Curtin University — Department of Computing Software Engineering 110 (8933) Mock Exam A Practice for the final exam Real exam weight: 50% of the unit mark. An exam mark ≥ 50% is needed to pass the unit. Attempt this mock exam in preparation for the final examination. Answer all questions by yourself. Will the real exam be like this? The real exam will follow the same format and will cover the same material. However, the questions will be different (so trying to memorise answers will get you nowhere!) The real exam will also be closed book – no books, notes, electronic devices, etc. How can I get help/feedback? First, make your best attempt. Then, to obtain feedback, see your tutor, or the senior tutor, or the lecturer. Will you upload the answers? No. Sample answers to this mock exam will not be provided – no exceptions. Why? Sample answers discourage people from putting in real effort to learn the concepts and skills. They encourage rote (fake) learning, where you try to memorise an answer without understanding how to obtain it or even why it’s correct. Basically, if you’re given the answers, it’s too easy to convince yourself that you don’t need to work them out. Updated: 26/05/2014 Page 1 of 9 SE 110 Mock Exam A Question 1 (20 marks) State whether you (1) completely agree, (2) partially agree/disagree or (3) completely disagree with each of the following statements. Justify your answers. (a) “Software peer review finds maintenance issues, unlike testing which finds faults.” (b) “You can inspect any code or design document, but you cannot always test it.” (c) “Cohesion and coupling are both likely to be low in a poorly-written program.” (d) “High coupling will increase the chances that a fault in one module will have flow-on effects in other modules.” (e) “Test code does not need to be fault-free, because it is not part of the final product.” Question 2 appears on the next page Page 2 of 9 SE 110 Mock Exam A Question 2 (14 marks) For each of the following segments of Java code: • Describe each important maintainability issue (apart from the lack of comments). • Refactor the code to remove the issue(s), while keeping the functionality intact. Add or remove methods only if necessary. (a) boolean option; public void control() { int a, b, c, result; a = ConsoleInput.readInt(); b = ConsoleInput.readInt(); c = ConsoleInput.readInt(); option = a > b || b > c; result = calc(a, b, c); System.out.println(result); } public int calc(int x, int y, int z) { int result; if(option) result = x + y + z; else result = x * y * z; return result; } Question 2 continues on the next page Page 3 of 9 SE 110 Mock Exam A (b) double radius; public double areaOfCircle() { return Math.PI * radius * radius; } public double volumeOfCylinder(double length) { return length * Math.PI * radius * radius; } public double volumeOfCone(double height) { return 1.0/3.0 * height * Math.PI * radius * radius; } Question 3 appears on the next page Page 4 of 9 SE 110 Mock Exam A Question 3 (40 marks) You are helping to design the software for a broadcast system intended to notify people (predominantly in remote/regional areas) of imminent bush fire threats. (a) Consider the following description: As a bush fire emergency coordinator, I want an alert message to be issued via SMS, TV and radio to anyone in an area threatened by bush fires, to give them a chance to evacuate or stay and defend their homes. The alert message should contain advice on evacuation routes and the severity of the threat, to be entered by the coordinator, and weather details (temperature, wind speed and humidity) to be obtained automatically. This will require the system to communicate with a few other systems: • A weather monitoring system, able to retrieve real-time weather information on any specific region. • A radio/TV broadcast system, able to suspend normal broadcasting on all channels and substitute an emergency message instead. • Mobile phone networks, able to send an emergency SMS to everyone in a specific region. (For simplicity, assume that there are a fixed number of “regions” throughout the country, each uniquely identified by a name.) Develop a use case for this description, and include at least two extensions. Also include all other information emphasised in the lectures and practicals. State any reasonable assumptions you make about the system requirements. Question 3 continues on the next page Page 5 of 9 SE 110 Mock Exam A (b) For each of the characteristics listed below: • Give a plausible, valid NFR relating to the fire emergency system described above. • Briefly explain what makes it valid. • Explain how it could be tested. (i) Performance. (ii) Reliability. (iii) Usability. (iv) Precision. (Don’t be scared of this one. Use your imagination!) Question 3 continues on the next page Page 6 of 9 SE 110 Mock Exam A (c) Moving from requirements to design: (i) What container classes would you suggest for this system? (ii) What boundary classes would you develop? (iii) Pick three of your classes (boundary and container) and write CRC cards for them. Question 4 appears on the next page Page 7 of 9 SE 110 Mock Exam A Question 4 (26 marks) The following submodule (a static method inside TimeManager) imports an “event” and adds it to a calendar as either a “work” or a “personal” event, depending on the time it occurs. Submodule addEvent Imports: inEvent (Event), inCalendar (Calendar) Exports: nothing Algorithm: date = inEvent.getDate time = inEvent.getTime duration = inEvent.getDuration IF duration >= 0 THEN IF date.isWeekDay AND time.inBusinessHours THEN inCalendar.addWorkEvent <-- date, time, duration ELSE inCalendar.addPersonalEvent <- date, time, duration ENDIF ENDIF The addEvent submodule uses a few other classes: • Event contains a date, time and duration, accessed with the methods getDate, getTime and getDuration. The date and time are themselves objects. The duration is an integer, in minutes. • Calendar represents the user’s calendar, including all event details. It has (at least) these two methods: addWorkEvent and addPersonalEvent. Both import a date, time and duration. • Date contains the method isWeekDay, which returns true if the date is a day from Monday to Friday, or false otherwise. • Time contains the method inBusinessHours, which returns true if the object represents a time from 9am to 5pm, or false otherwise. (a) Using a white-box approach, design a complete set of test cases for the addEvent submodule. (i) Identify all the different conditions that must be tested. (ii) Identify the objects that should be mocked. (iii) Identify the submodules called by addEvent that should be stubbed. (iv) Identify the submodules called by addEvent that should be verified. (b) Implement your test cases in Java. You may omit any Java import statements. You may use JUnit if you wish. Page 8 of 9 SE 110 Mock Exam A End of Mock Exam A Page 9 of 9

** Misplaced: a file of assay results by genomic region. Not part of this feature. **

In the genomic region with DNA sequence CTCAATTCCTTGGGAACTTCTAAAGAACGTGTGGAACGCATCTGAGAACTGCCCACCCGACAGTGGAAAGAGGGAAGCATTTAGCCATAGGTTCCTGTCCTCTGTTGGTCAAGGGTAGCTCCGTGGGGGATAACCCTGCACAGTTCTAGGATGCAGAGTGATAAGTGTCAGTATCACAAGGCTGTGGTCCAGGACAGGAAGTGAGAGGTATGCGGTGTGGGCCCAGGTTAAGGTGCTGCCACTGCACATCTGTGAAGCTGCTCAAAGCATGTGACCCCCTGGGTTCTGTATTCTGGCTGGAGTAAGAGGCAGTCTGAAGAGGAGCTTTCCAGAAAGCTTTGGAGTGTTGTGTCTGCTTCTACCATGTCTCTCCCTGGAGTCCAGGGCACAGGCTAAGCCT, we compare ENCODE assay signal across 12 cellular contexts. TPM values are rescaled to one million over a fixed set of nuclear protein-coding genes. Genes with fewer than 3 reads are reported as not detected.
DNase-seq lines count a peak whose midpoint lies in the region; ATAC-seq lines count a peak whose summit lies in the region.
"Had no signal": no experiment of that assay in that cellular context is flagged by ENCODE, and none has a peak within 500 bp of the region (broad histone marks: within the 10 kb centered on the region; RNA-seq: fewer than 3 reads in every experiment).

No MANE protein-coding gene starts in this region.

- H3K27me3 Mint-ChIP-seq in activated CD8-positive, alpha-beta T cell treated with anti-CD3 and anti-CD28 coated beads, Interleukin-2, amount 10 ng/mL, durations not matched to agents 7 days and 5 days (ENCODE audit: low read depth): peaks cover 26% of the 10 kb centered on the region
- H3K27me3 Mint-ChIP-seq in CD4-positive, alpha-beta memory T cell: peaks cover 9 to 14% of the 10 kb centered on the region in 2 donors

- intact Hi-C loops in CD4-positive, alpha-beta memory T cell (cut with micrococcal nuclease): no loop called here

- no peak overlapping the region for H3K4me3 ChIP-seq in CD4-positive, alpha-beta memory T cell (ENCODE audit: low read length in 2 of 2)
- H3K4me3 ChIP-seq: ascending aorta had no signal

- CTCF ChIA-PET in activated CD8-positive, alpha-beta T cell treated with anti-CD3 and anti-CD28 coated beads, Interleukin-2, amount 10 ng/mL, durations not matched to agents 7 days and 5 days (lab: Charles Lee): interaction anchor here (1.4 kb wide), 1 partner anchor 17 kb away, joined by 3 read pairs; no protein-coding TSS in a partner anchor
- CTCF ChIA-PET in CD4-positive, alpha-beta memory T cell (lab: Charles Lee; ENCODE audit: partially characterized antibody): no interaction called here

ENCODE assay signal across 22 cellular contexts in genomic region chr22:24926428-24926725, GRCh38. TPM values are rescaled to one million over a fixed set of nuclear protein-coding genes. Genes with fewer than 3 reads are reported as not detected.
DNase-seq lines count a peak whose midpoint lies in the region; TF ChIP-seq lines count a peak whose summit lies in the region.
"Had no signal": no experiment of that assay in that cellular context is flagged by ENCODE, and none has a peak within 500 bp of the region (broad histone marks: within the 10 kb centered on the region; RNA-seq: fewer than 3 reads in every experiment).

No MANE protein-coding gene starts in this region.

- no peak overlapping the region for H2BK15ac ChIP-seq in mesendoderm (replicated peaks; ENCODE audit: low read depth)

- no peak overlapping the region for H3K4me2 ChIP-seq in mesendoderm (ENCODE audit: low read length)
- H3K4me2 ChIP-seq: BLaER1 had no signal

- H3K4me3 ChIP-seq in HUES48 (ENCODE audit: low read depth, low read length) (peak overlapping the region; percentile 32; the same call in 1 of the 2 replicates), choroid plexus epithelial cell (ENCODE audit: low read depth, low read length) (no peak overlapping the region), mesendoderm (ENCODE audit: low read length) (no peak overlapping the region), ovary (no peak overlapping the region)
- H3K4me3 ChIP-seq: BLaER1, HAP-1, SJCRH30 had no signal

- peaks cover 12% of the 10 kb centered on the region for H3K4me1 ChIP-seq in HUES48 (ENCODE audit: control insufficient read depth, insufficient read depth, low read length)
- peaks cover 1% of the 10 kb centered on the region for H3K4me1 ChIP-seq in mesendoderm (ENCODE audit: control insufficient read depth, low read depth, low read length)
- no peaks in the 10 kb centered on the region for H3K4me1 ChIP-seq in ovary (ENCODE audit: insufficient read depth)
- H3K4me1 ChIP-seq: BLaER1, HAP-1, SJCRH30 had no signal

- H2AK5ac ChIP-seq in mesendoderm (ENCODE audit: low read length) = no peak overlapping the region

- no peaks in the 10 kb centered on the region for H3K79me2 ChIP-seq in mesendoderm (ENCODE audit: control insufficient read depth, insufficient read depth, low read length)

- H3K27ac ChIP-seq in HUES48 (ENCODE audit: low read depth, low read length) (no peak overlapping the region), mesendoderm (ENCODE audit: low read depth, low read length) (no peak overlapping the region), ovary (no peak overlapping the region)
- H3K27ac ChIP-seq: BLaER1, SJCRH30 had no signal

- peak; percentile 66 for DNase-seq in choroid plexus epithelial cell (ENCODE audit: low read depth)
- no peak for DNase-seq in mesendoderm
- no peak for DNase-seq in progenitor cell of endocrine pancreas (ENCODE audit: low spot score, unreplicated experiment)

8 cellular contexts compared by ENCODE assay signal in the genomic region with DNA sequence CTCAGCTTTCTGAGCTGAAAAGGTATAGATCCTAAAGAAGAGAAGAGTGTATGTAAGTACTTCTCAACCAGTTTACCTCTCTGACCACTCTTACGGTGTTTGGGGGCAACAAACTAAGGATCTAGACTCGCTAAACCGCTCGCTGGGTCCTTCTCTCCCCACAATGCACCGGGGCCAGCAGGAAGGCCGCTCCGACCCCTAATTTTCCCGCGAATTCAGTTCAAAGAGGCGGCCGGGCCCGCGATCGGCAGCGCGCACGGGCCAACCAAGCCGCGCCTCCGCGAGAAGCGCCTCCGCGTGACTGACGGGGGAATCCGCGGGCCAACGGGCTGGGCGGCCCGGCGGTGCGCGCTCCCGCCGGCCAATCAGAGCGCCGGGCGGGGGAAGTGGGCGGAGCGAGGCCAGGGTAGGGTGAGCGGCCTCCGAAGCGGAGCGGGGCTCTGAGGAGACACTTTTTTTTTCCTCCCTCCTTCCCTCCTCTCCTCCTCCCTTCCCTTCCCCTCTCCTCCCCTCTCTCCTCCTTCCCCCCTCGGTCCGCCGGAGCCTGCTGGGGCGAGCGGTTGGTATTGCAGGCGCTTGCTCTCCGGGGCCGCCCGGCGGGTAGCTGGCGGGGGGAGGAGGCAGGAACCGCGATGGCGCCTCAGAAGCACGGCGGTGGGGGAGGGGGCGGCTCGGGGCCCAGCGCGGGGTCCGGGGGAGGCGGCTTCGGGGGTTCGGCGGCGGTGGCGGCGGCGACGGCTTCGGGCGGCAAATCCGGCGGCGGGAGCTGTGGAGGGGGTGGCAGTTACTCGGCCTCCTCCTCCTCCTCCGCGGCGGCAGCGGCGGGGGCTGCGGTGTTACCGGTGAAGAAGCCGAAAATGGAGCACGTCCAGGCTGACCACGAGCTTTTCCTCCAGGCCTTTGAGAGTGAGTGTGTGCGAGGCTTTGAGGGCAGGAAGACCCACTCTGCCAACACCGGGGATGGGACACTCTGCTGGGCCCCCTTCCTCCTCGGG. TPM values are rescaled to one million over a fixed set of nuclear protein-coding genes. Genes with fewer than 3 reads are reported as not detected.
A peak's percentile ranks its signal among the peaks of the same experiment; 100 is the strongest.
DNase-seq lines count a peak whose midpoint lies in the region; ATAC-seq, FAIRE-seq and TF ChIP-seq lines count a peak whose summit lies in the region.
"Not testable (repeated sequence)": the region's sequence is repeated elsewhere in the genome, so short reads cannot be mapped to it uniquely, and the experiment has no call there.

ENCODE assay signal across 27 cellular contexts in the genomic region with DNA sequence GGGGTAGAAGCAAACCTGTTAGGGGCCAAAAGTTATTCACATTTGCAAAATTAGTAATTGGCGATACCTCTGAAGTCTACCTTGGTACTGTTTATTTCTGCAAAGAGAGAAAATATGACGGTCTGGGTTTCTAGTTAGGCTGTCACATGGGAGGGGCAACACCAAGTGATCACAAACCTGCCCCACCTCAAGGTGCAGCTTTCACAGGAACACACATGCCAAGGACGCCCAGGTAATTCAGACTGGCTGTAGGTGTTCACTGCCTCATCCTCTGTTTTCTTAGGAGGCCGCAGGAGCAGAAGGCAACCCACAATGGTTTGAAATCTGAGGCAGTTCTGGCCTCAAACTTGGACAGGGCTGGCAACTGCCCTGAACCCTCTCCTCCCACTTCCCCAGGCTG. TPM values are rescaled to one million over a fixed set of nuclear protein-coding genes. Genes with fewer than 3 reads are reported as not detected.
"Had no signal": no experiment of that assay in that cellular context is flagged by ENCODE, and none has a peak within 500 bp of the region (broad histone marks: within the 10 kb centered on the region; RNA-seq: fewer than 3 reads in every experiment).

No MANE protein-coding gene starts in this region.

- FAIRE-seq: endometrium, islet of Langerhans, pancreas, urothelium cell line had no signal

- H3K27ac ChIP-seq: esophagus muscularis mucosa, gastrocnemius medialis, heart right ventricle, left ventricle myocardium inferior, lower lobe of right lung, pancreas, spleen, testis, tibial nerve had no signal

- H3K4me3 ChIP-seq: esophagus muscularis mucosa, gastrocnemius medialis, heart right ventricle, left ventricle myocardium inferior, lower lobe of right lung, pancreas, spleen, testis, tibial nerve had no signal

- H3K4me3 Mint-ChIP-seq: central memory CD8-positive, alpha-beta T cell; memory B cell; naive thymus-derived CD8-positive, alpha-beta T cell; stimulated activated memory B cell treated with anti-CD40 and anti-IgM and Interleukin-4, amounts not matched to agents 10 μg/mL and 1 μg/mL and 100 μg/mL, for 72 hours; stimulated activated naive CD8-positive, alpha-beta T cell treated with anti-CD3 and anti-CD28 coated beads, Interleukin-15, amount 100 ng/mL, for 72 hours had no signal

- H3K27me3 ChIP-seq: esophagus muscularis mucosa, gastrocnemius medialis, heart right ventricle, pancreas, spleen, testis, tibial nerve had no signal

Available solutions